by Randolph T. Holhut
Chief of AR Correspondents
April 9, 2013
IT'S TIME FOR CONGRESS TO FOCUS ON JOBS AND GROWTH
HARMONY CROSSING, Ga., April 5, 2013 -- When I decided on the spur of the moment last month to get surgery for a tumor in my colon, the last thing I thought about - actually, I never thought about it - was pain. I've thought about little else since.
When they cut you nearly in half to "re-section" a few inches of your lower colon, there are two awful moments: the first, when you are transferred newly awake after surgery from the OR platform to a gurney that will be pushed to your hospital room, and second, when they transfer you from the gurney to your new bed.
Frankly, I screamed out loud in agony on both of those occasions, and perhaps a dozen times later as I learned the things my body was prepared to do and the things it was not.
Part of that second stage of pain involved the naso-gastrointestinal ("NG") tubes that are thick white pipes threaded down one nostril into your gut right after surgery to pump bile and other ghastly-looking green fluids from your wound into a large plastic box that rests near your bedside.
In my case, there was also a two-pronged oxygen tube that competed with the NG tube for one nostril and half-filled the other. Another tube went into my stomach from my right side, but that one didn't create any notable discomfort. The oxygen tubes promote healing, physicians believe, by providing oxygen more directly to the surgical wound. There was also a bandage on my stomach where a laparascopy was started and abandoned, and IV tubes feeding drugs and nutrition into my system.
Despite the best efforts of a team of nurses, the IV stand’s computerized monitor kept setting off alarms, often requiring a reinsertion of the IV tubes somewhere else in my left or right hands or forearms - thery were all used at some point, sometimes morre than once. Every two hours I was awakened if asleep for a blood sugar check (I have Type I diabetes, controlled by pills), a new blood draw or a blood pressure check. Real sleep was virtually impossible.
The problem with the NG tube, beside being a painful intrusion into my nose, was that it stirred up sputum deep in my throat that it took me days to clear out. That was because even trying to cough revived the agony of the stomach wound. When would thy take it out? "We're waiting for a fart," Dr. Erbella told me. That would signal that everything was working as it should.
I was so paralyzed by the initial pain of the gurney transfers that for two solid days I lay flat on my back and never even tilted my head left or right. I just kept perfectly still for those two days and prayed endless Hail Marys for healing. That seemed to work: when I did finally move, I could feel the healing that had occurred, at least in much-reduced pain.
Three or four days after surgery, I finally cleared my throat for the first time. As I coughed into a Kleenex, I saw the thick green rope of sputum that had bedeviled me for days. It was so ugly-looking I twice started to retch, but thankfully was spared the agony that would have entailed.
My surgery had occurred on the morning of Friday, March 1, after a discussion with my magnificent surgeon, Dr. Jose Erbella. At the suggestion of my proposed surgeon, Dr. Richard Karl, and a urologist, Dr. Spiess, at the Moffitt Comprehensive Cancer Center in Tampa, a federal facility devoted to treating and curing cancer, the plan was to try to preserve my current lifestyle by first trying to shrink the tumor - discovered during a colonoscopy on Dec. 13 - with three months of chemotherapy. They hoped they could prevent my having to wear a colostomy bag to collect feces from my resectioned colon, or an an ileectomy to collect waste from my small intestine; they believed my bladder had been "perforated" by the cancer.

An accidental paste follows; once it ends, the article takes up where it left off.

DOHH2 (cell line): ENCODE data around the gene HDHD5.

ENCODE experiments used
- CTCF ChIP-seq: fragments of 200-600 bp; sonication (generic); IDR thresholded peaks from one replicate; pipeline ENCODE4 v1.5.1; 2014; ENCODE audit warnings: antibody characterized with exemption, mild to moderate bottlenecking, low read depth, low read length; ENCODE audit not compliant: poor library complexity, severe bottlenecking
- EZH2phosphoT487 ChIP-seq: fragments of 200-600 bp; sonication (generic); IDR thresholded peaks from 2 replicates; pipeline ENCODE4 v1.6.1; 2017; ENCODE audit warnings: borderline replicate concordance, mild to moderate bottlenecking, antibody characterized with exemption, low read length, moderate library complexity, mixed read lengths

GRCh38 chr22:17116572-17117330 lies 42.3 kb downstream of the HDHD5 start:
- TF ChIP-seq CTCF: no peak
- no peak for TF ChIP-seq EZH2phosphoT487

Dr. Erbella had installed a "port" for chemotherapy on Feb. 28, and I was pursuing Dr. Karl's plan until I got into a brief conversation with Dr. Erbella on March 1, the morning of my proposed colon biopsy. He pointed out that chemotherapy doesn't always work, and that delaying surgery might give my cancer a chance to spread.
Up to this point, I had taken my cancer with a great deal of equanimity. I didn't think a lot about it, and wasn't very worried at all. As I lay on my back talking to Dr. Erbella, though, I saw that I had two distinct options: I could delay the surgery and risk that the damage the cancer did would grow worse, or get it now and get the chemo after, when the cancer was at least mostly gone and presumably would not spread as fast.
I have to add that were it not for my chemotherapist. Dr. Robert Whorf of the Florida Cancer Specialists location in Bradenton, Fla. A stylish graduate of Harvard and Yale, I would not have had the surgery when I did except for him. He declined to provide chemo to me until he had seen the results of a biopsy, which the colonoscopist was unable to perform because of worrisome bleeding in my "friable" tumor when he tried.
Dr. Whorf, who wore a blue blazer, checked green, bLue and orange checked Madras-style shirt and creamy yellow slacks at our first meeting, said he knew a very hard-working surgeon at Manatee Memorial Hospital, a man who often worked past midnight and might be able to make time to give me a biopsy and chemo port fairly soon. Meanwhile, he would see me again on April 2. The alternative was waiting for months for a biopsy at Moffitt. I didn't want to wait.
I gripped Dr. Erbella's left arm as I lay there and asked him if he was a "religious man."
"Yes," he said. I asked him to pray with me, and began praying aloud to God to guide his hands and help him heal me. Seconds after my fervent 20-second prayer ended, I was out cold and on my way into surgery to remove the tumor.